Graduate and professional students borrow even more, with the additional cumulative debt for a graduate degree typically ranging from $30,000 to $120,000. The median additional debt is $25,000 for a Master's degree, $52,000 for a doctoral degree and $79,836 for a professional degree. A quarter of graduate and professional students borrow more than $42,898 for a Master's degree, more than $75,712 for a doctoral degree and more than $118,500 for a professional degree. At the 90th percentile cumulative debt for graduate and professional degrees exceeds $59,869 for a Master's degree, $123,650 for a doctoral degree and $159,750 for a professional degree.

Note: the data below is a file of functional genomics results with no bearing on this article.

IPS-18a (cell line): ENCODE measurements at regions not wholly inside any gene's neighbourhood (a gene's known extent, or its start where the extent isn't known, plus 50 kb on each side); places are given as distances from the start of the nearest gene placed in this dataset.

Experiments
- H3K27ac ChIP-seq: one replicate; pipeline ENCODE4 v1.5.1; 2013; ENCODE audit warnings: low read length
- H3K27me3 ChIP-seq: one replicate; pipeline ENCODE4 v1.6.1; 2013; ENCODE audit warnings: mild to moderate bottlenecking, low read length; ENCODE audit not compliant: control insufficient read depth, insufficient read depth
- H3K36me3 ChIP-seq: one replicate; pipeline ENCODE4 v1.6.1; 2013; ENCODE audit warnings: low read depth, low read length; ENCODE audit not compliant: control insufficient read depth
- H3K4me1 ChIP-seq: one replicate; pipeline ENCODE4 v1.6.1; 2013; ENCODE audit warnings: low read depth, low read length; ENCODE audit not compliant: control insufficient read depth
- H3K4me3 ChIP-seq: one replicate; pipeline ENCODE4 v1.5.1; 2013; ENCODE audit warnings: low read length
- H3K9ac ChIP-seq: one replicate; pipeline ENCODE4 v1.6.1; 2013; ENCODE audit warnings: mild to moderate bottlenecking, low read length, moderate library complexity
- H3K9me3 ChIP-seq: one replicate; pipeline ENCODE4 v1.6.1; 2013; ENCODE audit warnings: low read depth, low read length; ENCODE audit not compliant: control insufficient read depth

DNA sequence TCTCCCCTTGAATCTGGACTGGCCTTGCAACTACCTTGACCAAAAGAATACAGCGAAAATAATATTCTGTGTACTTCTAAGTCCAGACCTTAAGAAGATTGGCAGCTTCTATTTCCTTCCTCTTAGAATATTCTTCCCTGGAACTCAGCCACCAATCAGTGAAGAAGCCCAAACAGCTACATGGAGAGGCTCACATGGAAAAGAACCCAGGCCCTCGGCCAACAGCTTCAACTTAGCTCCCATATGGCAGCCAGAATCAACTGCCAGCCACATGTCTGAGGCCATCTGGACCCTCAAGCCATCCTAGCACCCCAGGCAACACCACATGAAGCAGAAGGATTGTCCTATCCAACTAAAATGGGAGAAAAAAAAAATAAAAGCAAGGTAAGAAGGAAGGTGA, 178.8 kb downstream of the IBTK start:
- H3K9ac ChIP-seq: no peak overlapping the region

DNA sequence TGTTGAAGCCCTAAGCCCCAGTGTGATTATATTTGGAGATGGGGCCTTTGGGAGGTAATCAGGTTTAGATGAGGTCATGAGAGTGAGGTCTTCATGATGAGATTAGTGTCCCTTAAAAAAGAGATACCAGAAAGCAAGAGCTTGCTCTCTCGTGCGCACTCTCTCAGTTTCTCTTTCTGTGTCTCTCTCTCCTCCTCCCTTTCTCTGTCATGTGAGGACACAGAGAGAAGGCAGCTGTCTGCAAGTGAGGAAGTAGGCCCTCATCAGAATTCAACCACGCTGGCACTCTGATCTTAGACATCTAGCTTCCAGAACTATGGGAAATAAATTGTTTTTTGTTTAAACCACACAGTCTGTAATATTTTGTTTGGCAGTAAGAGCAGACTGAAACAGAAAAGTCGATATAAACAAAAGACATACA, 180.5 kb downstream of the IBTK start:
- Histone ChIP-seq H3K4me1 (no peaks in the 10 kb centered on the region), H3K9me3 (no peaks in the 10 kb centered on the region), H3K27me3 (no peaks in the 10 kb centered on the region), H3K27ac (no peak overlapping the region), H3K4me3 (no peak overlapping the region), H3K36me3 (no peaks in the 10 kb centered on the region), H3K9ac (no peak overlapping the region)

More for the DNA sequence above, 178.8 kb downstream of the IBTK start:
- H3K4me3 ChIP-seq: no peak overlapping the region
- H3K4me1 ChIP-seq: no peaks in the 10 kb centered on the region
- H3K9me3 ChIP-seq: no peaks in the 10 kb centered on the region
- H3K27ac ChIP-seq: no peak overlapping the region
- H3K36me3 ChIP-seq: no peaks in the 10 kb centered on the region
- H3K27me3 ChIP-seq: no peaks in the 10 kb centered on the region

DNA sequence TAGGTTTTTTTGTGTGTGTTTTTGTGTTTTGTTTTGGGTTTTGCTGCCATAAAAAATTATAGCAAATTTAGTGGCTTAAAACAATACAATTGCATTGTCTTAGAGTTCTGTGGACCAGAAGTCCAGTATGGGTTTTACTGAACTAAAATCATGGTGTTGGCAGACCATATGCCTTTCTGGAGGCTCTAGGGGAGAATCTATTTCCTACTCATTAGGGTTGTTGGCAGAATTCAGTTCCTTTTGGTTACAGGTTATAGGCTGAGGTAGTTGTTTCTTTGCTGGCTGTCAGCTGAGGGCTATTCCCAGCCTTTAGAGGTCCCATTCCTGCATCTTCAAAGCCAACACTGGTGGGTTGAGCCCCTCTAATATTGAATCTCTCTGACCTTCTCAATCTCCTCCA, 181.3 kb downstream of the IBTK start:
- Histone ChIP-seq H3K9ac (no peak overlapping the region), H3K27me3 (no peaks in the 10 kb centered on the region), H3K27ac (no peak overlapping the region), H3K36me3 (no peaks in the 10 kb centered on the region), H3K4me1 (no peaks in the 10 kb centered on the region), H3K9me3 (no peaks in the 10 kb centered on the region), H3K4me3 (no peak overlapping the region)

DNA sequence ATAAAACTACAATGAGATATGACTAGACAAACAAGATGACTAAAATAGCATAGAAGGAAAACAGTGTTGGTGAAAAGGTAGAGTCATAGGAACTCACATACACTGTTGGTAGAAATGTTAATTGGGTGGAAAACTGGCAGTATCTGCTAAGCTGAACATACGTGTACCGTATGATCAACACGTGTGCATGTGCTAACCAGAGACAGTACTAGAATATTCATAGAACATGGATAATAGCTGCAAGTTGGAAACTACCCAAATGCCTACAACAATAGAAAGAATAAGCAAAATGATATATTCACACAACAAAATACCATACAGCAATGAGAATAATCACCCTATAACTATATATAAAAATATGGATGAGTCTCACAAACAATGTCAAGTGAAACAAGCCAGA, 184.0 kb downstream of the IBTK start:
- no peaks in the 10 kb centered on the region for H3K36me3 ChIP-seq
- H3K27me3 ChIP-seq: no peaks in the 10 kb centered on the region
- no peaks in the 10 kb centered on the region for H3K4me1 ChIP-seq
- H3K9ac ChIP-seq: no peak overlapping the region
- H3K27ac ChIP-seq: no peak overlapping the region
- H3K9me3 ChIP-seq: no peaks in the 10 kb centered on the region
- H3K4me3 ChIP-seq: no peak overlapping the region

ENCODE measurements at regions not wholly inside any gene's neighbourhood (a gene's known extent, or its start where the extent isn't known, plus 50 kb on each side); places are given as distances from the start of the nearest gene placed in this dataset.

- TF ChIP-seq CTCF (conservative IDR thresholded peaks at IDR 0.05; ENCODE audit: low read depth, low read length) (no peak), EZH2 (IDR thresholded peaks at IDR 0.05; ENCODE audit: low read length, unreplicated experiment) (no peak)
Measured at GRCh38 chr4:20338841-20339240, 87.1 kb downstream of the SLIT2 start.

The following table shows the percentage borrowing and average amount of cumulative debt per borrower among graduating students according to degree program. It provides the amounts borrowed for just the graduate education and also the combined totals for undergraduate and graduate education. Undergraduate students who graduate with a Bachelor's degree and no debt are 1.7 times more likely to enroll in graduate and professional school than Bachelor's degree recipients who graduate with some debt.
The following table shows the percentage of graduating students at graduate and professional institutions who applied for federal student aid and graduated with debt and the average cumulative debt at graduation according to degree program. This demonstrates that graduating with debt is unavoidable for students pursuing degrees in law, medicine or business who need to apply for federal student aid.